Area Forecast Discussion
Issued by NWS Portland, OR

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FXUS66 KPQR 251632
AFDPQR

Area Forecast Discussion
National Weather Service Portland OR
931 AM PDT Mon Jul 25 2016

.SYNOPSIS...A weak upper trough near the coast this morning with a
weak westerly flow aloft over the Pacific Northwest will continue
through Tuesday. Expect morning low clouds giving way to afternoon
sunshine and seasonable afternoon temperatures. A stronger upper
level ridge will build for the second half of the week and bring
inland highs well into the 90s Thursday and Friday, before the next
trough arrives to moderate temperatures next weekend.

&&

.SHORT TERM...(Today through Wednesday)...Visible satellite imagery
depicts widespread marine stratus along the coast and into the Coast
Range, with some intrusion through the coastal gaps into the southern
Willamette Valley, as well as along the Columbia River as far as
Portland. The stratus inland remains a rather shallow layer per
observations and model data, so expect relatively quick clearing
inland. However, the low clouds may persist a bit longer along the
coast where a modest onshore gradient will keep the clouds in place.
Some light drizzle may continue for the next few hours along the
North Oregon Coast; a few 0.01 inch measurements have been recorded
at Astoria and a handful of sites in the northern Coast Range and
Willapa Hills. Thus, expect a slightly cooler day at the coast than
yesterday; however, the sparse clouds inland will not do much to
prevent another warm day inland with afternoon highs well into the
mid 80s.

Clouds will be slower to return tonight, but expect marine stratus to
again push into the Coast Range. However, the surface pattern appears
less favorable to enable a push through the central Coast Range gaps,
so have cut back sky cover for the south valley for the morning. A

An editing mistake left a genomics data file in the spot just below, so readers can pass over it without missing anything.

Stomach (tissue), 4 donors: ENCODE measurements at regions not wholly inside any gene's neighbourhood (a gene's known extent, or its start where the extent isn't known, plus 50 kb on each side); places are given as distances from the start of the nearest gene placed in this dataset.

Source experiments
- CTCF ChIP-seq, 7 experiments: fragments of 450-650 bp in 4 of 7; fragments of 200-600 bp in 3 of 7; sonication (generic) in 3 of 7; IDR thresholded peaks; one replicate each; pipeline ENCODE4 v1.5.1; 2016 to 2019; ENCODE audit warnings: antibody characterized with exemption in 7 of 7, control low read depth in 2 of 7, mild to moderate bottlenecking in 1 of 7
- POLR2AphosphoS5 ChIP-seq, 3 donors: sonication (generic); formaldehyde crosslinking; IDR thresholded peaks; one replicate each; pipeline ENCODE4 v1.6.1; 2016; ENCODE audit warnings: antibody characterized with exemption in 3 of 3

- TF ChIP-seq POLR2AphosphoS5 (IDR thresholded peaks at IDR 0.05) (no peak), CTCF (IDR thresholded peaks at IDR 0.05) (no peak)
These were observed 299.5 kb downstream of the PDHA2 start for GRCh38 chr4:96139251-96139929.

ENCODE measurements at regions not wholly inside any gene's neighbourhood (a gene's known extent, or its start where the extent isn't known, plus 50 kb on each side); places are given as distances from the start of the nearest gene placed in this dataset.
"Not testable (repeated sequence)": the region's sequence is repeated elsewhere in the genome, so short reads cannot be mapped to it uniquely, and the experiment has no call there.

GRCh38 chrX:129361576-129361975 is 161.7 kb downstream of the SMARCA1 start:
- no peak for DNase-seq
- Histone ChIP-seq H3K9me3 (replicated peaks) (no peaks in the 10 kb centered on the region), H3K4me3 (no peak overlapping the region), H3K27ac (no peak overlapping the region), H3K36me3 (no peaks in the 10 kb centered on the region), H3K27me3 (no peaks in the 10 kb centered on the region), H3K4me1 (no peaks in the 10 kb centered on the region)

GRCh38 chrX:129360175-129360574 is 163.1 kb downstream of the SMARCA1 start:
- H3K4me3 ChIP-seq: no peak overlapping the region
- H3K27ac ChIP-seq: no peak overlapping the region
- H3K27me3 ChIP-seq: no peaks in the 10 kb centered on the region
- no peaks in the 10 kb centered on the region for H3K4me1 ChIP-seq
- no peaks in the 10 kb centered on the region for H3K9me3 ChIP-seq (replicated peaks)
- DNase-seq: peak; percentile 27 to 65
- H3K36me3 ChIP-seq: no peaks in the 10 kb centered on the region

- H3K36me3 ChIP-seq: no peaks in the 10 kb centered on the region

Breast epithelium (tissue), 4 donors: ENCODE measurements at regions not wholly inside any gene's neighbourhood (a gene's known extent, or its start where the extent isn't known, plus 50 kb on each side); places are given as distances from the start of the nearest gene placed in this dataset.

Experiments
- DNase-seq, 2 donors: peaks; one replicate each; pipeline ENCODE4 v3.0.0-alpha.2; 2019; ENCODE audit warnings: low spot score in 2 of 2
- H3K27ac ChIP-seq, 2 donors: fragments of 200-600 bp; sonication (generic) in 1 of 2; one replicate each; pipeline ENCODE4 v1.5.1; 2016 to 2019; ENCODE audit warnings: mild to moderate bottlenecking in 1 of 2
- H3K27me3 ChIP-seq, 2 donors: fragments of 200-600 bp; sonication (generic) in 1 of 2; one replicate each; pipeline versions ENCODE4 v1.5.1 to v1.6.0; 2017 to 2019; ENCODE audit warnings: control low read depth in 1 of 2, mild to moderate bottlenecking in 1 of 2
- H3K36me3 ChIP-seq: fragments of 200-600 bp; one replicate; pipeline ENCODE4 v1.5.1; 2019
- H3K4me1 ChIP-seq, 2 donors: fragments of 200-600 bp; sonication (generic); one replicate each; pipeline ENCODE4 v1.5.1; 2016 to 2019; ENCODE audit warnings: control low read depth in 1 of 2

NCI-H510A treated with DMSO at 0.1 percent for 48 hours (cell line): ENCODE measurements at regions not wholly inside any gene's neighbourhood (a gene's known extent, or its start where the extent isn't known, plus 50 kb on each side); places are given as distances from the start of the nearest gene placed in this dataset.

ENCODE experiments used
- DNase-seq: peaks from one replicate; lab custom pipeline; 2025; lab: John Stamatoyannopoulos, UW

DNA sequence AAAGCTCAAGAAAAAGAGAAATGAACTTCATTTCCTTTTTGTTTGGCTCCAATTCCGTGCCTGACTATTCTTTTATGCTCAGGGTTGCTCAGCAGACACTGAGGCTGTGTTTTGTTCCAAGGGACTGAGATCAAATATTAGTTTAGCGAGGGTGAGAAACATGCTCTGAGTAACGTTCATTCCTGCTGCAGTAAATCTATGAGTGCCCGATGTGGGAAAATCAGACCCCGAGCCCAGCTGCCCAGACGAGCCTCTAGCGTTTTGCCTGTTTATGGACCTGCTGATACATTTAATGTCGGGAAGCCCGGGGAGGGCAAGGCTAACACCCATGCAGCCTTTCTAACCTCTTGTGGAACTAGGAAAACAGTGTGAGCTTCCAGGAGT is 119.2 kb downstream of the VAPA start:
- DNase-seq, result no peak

weak shortwave passing across northwestern Washington should bring
heights a little lower. Some clouds will likely enter the northern
valley along the Columbia River, but less confidence in seeing a
cloudy start south of around Aurora and McMinnville. For these
northern locations, a slightly stronger surface gradient may keep
clouds in place a bit longer, but the south coast will lie south of
the surface ridge axis and thus may be clear relatively early in the
morning. Temperatures may be somewhat cooler Tuesday from Portland to
Kelso and Cathlamet (only in the lower 80s) as a result of these
clouds, but persistence (mid 80s) looks like a good forecast for the
Salem to Eugene stretch of the valley.

For Wednesday, clouds will again be favored in the northern area, but
likely will be rather shallow again and relatively quick to
dissipate. Flow turning more northerly may Heights will rise again,
with 500 mb heights rising to around 588 dam and 850 mb temperatures
climbing to around 16C. Onshore flow will wane as the surface ridge
axis shifts north and temperatures should again warm into the upper
80s across the interior.    Cullen

.LONG TERM...(Wednesday night through Sunday)...No changes. Previous
discussion follows. Models continue to show weak upper level ridging